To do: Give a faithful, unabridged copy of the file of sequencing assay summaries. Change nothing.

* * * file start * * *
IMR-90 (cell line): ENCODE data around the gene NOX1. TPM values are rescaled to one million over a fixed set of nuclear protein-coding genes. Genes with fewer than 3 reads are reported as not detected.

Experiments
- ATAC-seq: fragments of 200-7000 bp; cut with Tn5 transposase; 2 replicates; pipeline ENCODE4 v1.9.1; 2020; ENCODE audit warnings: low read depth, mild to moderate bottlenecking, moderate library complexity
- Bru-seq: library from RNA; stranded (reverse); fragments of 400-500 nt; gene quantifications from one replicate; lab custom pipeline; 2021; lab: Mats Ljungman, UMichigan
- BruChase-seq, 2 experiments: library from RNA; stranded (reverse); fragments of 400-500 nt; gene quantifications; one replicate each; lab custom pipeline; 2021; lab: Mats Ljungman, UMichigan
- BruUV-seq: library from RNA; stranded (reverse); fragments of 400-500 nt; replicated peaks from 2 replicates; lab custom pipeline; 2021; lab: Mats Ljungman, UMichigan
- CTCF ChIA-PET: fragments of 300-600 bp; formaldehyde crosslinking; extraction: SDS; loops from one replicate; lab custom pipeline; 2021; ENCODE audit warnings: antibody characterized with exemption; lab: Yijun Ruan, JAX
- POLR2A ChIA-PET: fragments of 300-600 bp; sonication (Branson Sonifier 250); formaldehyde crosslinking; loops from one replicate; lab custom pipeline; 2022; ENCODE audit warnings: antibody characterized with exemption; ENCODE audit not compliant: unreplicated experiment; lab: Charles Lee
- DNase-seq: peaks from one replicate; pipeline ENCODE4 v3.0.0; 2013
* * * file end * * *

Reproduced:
IMR-90 (cell line): ENCODE data around the gene NOX1. TPM values are rescaled to one million over a fixed set of nuclear protein-coding genes. Genes with fewer than 3 reads are reported as not detected.

Experiments
- ATAC-seq: fragments of 200-7000 bp; cut with Tn5 transposase; 2 replicates; pipeline ENCODE4 v1.9.1; 2020; ENCODE audit warnings: low read depth, mild to moderate bottlenecking, moderate library complexity
- Bru-seq: library from RNA; stranded (reverse); fragments of 400-500 nt; gene quantifications from one replicate; lab custom pipeline; 2021; lab: Mats Ljungman, UMichigan
- BruChase-seq, 2 experiments: library from RNA; stranded (reverse); fragments of 400-500 nt; gene quantifications; one replicate each; lab custom pipeline; 2021; lab: Mats Ljungman, UMichigan
- BruUV-seq: library from RNA; stranded (reverse); fragments of 400-500 nt; replicated peaks from 2 replicates; lab custom pipeline; 2021; lab: Mats Ljungman, UMichigan
- CTCF ChIA-PET: fragments of 300-600 bp; formaldehyde crosslinking; extraction: SDS; loops from one replicate; lab custom pipeline; 2021; ENCODE audit warnings: antibody characterized with exemption; lab: Yijun Ruan, JAX
- POLR2A ChIA-PET: fragments of 300-600 bp; sonication (Branson Sonifier 250); formaldehyde crosslinking; loops from one replicate; lab custom pipeline; 2022; ENCODE audit warnings: antibody characterized with exemption; ENCODE audit not compliant: unreplicated experiment; lab: Charles Lee
- DNase-seq: peaks from one replicate; pipeline ENCODE4 v3.0.0; 2013